The Maid

When I don my maid uniform – not the frumpy Downton Abbey style or even the Playboy cliché, but the blinding white starched dress shirt and the slim-fit black pencil skirt made from stretchy fabric for easy bending – I am whole. Once I’m dressed for my work day, I feel more confident, like I know just what to say and do. At least most of the time. And once I take off my uniform at the end of the day I feel naked, unprotected, undone.
The truth is, I often have trouble with social situations. It’s as if everyone is playing an elaborate game with complex rules they all know that I’m always playing for the first time. I make etiquette mistakes with alarming regularity, offend when I mean to complement, misread body language, say the wrong thing at the wrong time. It’s only because of my gran that I know that a smile doesn’t necessarily mean that someone is happy. Sometimes people smile when they’re laughing at you. Or they’ll thank you when they really want to slap you across the face.
Gran used to say that my reading of behaviors was improving “every day in every way, my dear”. But now, without her, I struggle.

The Maid by Nita Prose

The Maid by Nita Prose

The Maid is a mystery novel about a young woman named Molly with undiagnosed autism who works as a maid for a ritzy hotel. Molly lived with her grandmother since she was an infant, and she relied heavily on her gran to help her process and interpret the world around her. However, Molly is now an adult, and after her gran passes away, Molly struggles to get by without that outlet and interpreter. One day Molly finds the body of a wealthy patron at the hotel, and soon she is sucked into the investigation of the man’s murder. Molly’s failure to emote and her frequent social misunderstandings lead her to be marked as a person of interest in the death. However, Molly has more friends than she initially realized, and she must find a way to clear her name and solve the mystery.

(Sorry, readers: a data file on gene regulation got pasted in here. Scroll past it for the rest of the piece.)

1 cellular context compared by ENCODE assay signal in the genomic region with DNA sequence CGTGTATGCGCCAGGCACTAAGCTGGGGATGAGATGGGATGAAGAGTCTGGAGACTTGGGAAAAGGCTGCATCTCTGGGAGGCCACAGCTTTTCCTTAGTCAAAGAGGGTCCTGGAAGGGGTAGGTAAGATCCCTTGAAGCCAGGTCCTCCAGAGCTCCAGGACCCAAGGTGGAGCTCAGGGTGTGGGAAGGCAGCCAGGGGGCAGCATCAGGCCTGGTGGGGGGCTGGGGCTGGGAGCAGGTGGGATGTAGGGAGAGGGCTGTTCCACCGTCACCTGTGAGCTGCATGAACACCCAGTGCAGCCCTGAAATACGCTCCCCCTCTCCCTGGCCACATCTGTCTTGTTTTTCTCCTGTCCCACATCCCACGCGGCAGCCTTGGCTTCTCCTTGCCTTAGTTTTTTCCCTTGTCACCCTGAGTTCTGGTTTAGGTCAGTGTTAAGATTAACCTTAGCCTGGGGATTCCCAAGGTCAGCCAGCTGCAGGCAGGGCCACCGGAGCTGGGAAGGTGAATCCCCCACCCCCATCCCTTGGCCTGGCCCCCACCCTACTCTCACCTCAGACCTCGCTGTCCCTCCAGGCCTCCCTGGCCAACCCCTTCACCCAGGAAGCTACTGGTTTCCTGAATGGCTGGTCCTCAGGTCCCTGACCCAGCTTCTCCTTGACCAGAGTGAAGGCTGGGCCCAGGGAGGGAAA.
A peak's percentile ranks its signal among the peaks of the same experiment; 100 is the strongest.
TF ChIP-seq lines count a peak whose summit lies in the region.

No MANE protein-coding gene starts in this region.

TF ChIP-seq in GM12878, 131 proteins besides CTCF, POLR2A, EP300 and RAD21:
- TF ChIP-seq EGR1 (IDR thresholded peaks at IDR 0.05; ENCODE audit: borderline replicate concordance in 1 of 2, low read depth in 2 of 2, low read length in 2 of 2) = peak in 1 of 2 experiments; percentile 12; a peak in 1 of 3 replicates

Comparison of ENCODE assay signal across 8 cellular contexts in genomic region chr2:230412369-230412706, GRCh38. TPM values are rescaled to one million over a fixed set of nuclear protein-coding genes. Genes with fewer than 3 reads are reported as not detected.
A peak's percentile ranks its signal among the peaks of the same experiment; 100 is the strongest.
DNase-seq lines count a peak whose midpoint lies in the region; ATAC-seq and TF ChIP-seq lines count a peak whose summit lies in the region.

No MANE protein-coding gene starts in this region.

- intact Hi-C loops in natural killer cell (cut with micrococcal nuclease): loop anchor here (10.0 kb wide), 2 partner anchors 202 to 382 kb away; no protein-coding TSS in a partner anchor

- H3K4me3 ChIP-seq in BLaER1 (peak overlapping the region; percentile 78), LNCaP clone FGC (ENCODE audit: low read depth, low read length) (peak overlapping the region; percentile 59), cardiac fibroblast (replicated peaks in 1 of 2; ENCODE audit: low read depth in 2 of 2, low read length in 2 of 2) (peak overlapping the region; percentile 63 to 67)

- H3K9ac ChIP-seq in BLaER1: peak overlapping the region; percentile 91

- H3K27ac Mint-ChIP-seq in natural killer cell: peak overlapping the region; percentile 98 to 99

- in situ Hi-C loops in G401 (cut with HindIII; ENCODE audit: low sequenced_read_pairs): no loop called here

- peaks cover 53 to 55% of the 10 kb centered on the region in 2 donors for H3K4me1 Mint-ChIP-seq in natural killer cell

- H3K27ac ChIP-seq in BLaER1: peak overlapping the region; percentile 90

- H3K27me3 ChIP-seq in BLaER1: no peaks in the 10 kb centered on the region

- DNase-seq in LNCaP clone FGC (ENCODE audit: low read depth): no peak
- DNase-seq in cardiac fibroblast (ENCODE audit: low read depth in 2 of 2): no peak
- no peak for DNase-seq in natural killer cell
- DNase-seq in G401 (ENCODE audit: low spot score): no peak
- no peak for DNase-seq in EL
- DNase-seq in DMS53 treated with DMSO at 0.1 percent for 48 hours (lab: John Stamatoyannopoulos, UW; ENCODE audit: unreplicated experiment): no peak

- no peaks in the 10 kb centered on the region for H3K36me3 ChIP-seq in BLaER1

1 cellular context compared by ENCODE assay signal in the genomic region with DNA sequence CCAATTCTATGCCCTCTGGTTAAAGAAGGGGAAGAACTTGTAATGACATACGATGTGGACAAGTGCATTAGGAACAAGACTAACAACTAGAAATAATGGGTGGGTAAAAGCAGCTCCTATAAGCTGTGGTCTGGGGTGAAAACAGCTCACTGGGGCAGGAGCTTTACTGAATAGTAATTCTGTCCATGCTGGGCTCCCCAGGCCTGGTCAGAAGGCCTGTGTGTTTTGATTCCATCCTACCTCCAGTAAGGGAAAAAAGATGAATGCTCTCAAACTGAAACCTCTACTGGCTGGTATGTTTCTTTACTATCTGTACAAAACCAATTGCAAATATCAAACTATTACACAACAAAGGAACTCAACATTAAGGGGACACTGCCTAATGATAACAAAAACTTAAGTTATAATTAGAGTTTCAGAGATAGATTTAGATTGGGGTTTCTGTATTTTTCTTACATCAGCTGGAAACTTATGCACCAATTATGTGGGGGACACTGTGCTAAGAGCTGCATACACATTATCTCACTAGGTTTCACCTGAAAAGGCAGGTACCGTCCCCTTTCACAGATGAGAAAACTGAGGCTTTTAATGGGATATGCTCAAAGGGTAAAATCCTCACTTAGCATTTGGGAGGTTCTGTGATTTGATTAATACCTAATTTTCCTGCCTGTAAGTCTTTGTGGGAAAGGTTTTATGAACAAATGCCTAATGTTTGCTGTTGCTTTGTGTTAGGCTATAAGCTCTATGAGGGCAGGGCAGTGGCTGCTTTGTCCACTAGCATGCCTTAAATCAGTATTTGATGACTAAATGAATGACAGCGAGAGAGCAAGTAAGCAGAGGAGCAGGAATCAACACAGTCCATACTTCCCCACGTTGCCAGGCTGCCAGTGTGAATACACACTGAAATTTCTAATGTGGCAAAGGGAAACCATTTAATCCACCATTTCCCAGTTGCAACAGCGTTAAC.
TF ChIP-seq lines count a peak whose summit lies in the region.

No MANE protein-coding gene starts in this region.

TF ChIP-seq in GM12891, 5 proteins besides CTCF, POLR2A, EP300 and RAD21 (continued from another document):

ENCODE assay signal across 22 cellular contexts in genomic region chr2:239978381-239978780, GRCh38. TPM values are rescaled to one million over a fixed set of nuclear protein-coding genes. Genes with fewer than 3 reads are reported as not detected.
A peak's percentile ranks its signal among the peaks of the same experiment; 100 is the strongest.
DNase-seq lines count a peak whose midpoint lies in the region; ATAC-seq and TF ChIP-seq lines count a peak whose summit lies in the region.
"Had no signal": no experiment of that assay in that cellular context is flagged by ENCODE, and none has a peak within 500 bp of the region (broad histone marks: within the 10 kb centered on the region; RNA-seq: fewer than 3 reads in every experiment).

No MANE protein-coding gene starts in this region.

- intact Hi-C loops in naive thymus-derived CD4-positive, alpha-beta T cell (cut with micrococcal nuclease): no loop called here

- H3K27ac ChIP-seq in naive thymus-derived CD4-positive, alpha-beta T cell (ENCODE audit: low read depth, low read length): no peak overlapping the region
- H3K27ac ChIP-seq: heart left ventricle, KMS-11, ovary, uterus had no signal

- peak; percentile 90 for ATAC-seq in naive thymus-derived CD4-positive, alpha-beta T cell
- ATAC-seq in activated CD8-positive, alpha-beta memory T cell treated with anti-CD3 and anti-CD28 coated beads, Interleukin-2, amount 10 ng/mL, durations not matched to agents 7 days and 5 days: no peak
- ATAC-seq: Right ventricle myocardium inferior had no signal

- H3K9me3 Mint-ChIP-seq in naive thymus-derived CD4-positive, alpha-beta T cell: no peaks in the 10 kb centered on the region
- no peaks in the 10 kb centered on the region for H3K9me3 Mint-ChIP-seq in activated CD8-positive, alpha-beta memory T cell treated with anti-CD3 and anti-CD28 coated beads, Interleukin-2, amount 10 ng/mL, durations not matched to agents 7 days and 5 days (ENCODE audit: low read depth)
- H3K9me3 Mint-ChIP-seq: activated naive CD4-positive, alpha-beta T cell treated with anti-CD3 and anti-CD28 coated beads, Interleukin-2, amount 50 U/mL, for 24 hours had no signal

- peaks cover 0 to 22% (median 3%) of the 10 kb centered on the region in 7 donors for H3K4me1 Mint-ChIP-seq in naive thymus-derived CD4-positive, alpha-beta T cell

There are plenty of portrayals out there of characters with autism at varying places on the scale, and I (like many of you I’m sure) have become accustomed to the portrayal of an autistic person who is “low functioning” and incapable of relating to or communicating with those around her. One of the things I really appreciated about this book is how the main character Molly could certainly be considered “low-functioning”. She is heavily reliant on routines, struggles heavily and noticeably with sarcasm and disingenuity on a daily basis, and has been ostracized by her co-workers for being so odd and seemingly dysfunctional. However, Molly is always treated by respect by the author. She is seen to be a highly intelligent woman who has struggles. The author makes it clear that Molly can and will participate in all of the normal life events as a person without autism: she has friends, is capable of a relationship (though it is easy to take advantage of her), and was very close to her grandmother. I really appreciated this portrayal of Molly, who demonstrates but not made lesser by her personal struggles.

In The Maid, the Regency Grand Hotel is nearly as important as the characters, and it was interesting to see the setting play out in this way. A great deal of Molly’s social rules have been shaped by the performance expectations laid out by her manager, and in that way the employees of the hotel become a part of the setting as well. While it is clear that the Regency Grand Hotel purports itself to be a luxury hotel, there is still a great deal of illicit activity that goes on without the knowledge of the hotel management. Some of the hotel employees talk about the hotel as if it were a person – as if there is a corruption or a rot going on within. Molly as a character is perceptive and detail-oriented, and some of her rich descriptions do a lot to fill out a vibrant, realistic setting.

The characters and setting were great, but the pacing is what really makes this book. Given Molly’s frequent obliviousness to what is happening around her, there was a lot of room for The Maid to drag. However, the author’s use of suspense (and sneaking in little hints to the reader on what Molly is missing) pushes the plot along even when Molly doesn’t notice what’s happening. There was a great balance of character development and action, and the handful of surprises came across as genuine and believable.

In all, I’ll give The Maid a 10 out of 10. This is a compelling mystery that I really think will draw in almost all readers, and the mystery is balanced by a thoughtful portrayal of the realities of living with autism in a world designed for neurotypical brains.

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